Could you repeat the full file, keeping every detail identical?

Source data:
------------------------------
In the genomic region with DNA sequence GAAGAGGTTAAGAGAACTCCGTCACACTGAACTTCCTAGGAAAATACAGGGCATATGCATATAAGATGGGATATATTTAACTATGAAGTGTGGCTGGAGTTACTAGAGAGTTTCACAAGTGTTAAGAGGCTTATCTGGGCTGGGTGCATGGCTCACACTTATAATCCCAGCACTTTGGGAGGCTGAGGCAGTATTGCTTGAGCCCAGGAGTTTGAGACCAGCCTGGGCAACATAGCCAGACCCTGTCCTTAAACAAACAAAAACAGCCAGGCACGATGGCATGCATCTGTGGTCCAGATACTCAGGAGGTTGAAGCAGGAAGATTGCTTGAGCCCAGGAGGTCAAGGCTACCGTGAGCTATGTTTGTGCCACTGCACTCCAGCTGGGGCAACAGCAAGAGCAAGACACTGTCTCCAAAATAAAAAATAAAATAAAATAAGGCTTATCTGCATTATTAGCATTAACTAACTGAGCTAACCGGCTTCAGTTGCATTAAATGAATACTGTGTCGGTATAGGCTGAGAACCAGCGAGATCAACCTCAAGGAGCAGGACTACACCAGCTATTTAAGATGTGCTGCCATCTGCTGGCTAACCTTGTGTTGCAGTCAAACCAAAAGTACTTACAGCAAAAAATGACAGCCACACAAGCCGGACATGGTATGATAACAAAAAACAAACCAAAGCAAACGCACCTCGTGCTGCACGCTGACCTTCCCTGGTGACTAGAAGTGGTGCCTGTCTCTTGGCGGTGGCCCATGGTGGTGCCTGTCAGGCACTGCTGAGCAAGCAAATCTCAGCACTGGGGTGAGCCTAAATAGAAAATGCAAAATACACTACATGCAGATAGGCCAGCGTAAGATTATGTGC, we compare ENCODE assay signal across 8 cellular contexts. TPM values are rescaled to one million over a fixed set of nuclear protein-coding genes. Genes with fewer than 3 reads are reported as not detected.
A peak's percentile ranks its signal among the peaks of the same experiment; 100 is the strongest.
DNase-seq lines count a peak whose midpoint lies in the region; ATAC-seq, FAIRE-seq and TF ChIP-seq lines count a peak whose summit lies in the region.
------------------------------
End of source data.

In the genomic region with DNA sequence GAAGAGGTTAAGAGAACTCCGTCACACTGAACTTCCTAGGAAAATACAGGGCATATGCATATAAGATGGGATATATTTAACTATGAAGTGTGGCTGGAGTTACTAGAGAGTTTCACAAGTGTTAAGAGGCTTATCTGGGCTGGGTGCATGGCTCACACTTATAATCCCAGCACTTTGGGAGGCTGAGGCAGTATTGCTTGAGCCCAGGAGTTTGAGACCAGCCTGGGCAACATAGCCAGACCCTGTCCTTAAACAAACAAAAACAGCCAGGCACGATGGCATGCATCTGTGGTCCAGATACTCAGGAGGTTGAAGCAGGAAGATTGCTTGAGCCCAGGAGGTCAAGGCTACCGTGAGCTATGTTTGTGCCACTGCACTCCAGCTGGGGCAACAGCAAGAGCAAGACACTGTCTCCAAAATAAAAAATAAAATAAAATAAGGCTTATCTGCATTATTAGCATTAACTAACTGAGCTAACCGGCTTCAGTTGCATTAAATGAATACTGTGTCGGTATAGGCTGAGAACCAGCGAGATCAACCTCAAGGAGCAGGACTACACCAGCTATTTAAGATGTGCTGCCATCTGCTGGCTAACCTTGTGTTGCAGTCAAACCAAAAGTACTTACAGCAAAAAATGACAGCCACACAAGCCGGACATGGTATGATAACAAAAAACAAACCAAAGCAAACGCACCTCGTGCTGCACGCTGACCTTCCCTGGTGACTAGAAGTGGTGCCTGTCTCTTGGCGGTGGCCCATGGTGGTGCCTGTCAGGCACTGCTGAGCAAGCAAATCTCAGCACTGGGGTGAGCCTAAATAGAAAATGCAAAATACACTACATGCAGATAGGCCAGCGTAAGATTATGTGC, we compare ENCODE assay signal across 8 cellular contexts. TPM values are rescaled to one million over a fixed set of nuclear protein-coding genes. Genes with fewer than 3 reads are reported as not detected.
A peak's percentile ranks its signal among the peaks of the same experiment; 100 is the strongest.
DNase-seq lines count a peak whose midpoint lies in the region; ATAC-seq, FAIRE-seq and TF ChIP-seq lines count a peak whose summit lies in the region.